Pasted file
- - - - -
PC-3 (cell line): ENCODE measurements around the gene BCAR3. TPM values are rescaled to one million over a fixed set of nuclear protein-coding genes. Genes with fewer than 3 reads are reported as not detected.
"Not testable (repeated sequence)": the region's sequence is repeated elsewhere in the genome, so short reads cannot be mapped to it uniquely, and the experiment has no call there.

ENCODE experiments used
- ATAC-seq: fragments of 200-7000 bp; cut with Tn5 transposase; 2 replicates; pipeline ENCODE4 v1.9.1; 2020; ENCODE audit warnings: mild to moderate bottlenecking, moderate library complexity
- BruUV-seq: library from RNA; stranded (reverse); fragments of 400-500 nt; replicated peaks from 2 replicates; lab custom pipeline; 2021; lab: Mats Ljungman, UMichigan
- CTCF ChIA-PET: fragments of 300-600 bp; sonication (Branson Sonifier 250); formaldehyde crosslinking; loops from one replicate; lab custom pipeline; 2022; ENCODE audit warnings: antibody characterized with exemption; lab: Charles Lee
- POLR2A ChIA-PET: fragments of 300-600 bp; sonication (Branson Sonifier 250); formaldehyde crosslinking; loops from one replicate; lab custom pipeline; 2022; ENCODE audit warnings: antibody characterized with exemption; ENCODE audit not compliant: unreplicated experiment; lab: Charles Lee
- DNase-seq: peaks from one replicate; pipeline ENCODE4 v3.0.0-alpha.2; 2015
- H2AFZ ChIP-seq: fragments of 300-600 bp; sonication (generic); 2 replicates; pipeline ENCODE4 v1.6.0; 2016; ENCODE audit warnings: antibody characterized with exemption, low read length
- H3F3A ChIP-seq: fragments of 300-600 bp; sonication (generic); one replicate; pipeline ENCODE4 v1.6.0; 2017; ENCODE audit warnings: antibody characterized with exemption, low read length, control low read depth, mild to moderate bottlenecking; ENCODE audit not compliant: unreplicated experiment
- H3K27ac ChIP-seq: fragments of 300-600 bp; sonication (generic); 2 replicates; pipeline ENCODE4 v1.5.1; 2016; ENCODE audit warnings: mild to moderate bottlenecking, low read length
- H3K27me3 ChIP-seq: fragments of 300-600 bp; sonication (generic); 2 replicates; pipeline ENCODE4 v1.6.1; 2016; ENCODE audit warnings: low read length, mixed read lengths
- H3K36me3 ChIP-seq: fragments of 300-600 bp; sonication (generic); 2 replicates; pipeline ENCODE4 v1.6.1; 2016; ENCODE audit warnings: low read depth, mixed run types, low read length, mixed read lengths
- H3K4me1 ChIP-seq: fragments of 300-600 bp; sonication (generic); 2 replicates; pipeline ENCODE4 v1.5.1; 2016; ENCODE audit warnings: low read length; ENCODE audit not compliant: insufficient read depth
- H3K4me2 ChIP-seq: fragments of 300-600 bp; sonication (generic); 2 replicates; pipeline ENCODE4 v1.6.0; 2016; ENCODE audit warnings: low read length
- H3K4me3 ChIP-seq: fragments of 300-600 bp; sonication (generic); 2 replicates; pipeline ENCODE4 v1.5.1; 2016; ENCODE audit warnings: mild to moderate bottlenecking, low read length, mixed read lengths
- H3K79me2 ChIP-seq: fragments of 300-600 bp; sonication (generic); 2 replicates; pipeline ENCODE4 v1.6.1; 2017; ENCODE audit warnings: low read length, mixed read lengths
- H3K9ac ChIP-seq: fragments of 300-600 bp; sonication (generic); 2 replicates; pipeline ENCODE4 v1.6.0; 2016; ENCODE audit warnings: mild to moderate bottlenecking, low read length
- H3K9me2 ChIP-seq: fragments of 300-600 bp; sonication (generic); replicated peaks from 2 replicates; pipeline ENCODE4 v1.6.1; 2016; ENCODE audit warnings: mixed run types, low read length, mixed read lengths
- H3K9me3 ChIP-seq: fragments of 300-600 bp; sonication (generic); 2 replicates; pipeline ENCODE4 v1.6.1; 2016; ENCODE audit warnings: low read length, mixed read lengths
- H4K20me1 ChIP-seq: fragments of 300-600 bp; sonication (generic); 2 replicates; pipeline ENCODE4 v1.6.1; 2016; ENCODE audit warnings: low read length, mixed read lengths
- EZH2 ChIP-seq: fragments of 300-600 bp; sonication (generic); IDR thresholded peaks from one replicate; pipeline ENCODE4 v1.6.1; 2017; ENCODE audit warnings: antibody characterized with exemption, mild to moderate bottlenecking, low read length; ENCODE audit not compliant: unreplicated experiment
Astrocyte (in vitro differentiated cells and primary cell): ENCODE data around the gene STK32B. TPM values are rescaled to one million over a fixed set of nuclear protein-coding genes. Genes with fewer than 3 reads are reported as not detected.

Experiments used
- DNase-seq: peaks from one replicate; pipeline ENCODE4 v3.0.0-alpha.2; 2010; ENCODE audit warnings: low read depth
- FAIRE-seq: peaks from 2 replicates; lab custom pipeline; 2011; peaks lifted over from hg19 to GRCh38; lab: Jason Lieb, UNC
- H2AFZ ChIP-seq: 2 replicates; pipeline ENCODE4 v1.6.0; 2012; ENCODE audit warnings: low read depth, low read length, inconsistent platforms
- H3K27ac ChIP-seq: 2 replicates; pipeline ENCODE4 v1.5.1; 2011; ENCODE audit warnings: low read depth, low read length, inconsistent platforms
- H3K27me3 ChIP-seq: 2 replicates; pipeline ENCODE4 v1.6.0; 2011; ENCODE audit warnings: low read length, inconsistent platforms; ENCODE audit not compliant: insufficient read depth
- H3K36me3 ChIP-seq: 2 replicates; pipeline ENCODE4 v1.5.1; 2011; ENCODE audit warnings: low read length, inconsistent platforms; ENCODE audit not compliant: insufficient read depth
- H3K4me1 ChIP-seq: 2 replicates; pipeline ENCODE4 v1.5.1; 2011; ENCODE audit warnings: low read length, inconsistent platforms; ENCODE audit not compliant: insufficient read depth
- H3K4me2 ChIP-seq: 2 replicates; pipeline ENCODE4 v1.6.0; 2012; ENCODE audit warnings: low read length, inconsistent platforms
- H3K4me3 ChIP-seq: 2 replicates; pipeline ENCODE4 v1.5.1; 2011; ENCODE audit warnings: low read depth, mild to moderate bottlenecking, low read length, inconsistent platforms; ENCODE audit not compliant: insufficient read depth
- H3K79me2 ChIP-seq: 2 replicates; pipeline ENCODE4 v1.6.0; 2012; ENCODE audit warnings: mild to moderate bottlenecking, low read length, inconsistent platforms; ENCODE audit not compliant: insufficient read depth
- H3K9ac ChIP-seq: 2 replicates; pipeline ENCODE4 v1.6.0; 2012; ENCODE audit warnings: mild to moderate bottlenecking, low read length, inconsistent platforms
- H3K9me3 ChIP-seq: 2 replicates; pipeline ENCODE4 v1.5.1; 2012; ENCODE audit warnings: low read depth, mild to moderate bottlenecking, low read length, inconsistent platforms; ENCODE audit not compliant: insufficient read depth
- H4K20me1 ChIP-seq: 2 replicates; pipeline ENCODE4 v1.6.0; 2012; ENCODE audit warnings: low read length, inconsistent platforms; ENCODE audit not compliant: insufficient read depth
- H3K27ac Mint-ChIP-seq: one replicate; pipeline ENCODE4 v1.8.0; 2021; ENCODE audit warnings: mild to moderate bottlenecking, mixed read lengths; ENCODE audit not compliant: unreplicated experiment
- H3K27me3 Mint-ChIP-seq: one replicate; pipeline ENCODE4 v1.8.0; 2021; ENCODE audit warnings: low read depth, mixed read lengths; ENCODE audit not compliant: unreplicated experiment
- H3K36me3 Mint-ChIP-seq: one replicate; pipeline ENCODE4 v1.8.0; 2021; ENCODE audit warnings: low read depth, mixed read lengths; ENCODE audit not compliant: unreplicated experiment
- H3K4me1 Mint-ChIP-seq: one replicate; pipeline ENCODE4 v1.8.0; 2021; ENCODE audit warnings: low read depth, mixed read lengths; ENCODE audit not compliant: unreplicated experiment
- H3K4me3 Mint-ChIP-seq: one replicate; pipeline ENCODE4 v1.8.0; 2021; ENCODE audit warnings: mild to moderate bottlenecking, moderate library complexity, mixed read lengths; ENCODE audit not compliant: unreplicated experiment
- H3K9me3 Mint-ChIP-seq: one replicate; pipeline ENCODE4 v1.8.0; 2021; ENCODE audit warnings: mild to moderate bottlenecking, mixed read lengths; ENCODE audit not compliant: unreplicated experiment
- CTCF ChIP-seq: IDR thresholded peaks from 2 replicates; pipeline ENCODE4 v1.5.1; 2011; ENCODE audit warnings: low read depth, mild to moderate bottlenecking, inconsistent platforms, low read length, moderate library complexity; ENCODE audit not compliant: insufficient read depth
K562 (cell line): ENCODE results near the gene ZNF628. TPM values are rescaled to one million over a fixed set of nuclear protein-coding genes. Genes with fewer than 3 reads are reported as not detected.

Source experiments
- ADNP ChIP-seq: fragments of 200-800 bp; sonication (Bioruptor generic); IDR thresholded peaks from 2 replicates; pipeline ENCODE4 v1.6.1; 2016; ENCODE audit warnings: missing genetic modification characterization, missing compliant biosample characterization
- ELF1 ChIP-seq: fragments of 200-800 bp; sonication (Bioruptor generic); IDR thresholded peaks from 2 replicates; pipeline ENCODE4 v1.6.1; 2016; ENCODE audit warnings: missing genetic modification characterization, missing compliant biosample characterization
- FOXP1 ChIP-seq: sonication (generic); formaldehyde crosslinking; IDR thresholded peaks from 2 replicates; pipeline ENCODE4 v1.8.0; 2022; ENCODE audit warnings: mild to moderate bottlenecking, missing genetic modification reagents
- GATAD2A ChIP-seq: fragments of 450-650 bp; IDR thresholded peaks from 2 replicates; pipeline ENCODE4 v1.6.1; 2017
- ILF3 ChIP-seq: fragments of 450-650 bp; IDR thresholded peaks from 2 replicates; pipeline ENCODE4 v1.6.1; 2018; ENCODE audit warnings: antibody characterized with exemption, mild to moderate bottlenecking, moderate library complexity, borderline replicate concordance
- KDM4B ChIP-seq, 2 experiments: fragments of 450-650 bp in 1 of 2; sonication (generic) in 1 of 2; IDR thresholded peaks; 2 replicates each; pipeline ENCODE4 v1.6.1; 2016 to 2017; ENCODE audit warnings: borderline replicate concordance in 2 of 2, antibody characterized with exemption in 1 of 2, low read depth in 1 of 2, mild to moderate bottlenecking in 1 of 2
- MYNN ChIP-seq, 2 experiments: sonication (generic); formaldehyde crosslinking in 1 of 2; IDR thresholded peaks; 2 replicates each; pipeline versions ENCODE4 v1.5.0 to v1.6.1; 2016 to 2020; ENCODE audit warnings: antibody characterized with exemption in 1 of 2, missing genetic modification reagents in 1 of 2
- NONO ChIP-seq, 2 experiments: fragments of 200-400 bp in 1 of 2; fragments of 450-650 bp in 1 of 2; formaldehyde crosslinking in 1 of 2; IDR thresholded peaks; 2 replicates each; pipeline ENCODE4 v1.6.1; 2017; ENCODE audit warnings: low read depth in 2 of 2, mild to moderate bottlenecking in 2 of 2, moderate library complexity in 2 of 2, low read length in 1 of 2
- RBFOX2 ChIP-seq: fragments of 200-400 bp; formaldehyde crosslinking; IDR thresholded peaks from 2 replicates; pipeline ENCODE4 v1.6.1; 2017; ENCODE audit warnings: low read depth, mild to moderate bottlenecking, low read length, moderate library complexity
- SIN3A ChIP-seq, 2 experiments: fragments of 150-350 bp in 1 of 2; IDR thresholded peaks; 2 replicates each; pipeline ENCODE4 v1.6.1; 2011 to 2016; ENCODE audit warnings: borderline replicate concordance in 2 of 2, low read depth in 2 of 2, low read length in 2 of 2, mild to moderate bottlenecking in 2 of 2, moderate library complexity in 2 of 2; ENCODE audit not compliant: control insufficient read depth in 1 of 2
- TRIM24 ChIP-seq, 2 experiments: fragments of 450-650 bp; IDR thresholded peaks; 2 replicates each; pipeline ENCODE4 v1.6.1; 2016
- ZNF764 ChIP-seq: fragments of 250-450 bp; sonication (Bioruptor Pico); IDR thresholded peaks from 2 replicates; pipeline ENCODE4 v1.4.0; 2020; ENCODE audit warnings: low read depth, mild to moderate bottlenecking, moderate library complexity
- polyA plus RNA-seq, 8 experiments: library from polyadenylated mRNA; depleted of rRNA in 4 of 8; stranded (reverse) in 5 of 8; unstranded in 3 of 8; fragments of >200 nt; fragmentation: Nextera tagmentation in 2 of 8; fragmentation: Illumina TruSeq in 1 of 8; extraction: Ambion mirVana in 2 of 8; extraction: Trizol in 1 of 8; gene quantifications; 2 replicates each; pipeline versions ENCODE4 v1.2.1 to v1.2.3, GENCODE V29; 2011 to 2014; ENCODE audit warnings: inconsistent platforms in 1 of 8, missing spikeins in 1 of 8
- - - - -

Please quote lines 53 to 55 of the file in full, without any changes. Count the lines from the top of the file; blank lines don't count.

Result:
- MYNN ChIP-seq, 2 experiments: sonication (generic); formaldehyde crosslinking in 1 of 2; IDR thresholded peaks; 2 replicates each; pipeline versions ENCODE4 v1.5.0 to v1.6.1; 2016 to 2020; ENCODE audit warnings: antibody characterized with exemption in 1 of 2, missing genetic modification reagents in 1 of 2
- NONO ChIP-seq, 2 experiments: fragments of 200-400 bp in 1 of 2; fragments of 450-650 bp in 1 of 2; formaldehyde crosslinking in 1 of 2; IDR thresholded peaks; 2 replicates each; pipeline ENCODE4 v1.6.1; 2017; ENCODE audit warnings: low read depth in 2 of 2, mild to moderate bottlenecking in 2 of 2, moderate library complexity in 2 of 2, low read length in 1 of 2
- RBFOX2 ChIP-seq: fragments of 200-400 bp; formaldehyde crosslinking; IDR thresholded peaks from 2 replicates; pipeline ENCODE4 v1.6.1; 2017; ENCODE audit warnings: low read depth, mild to moderate bottlenecking, low read length, moderate library complexity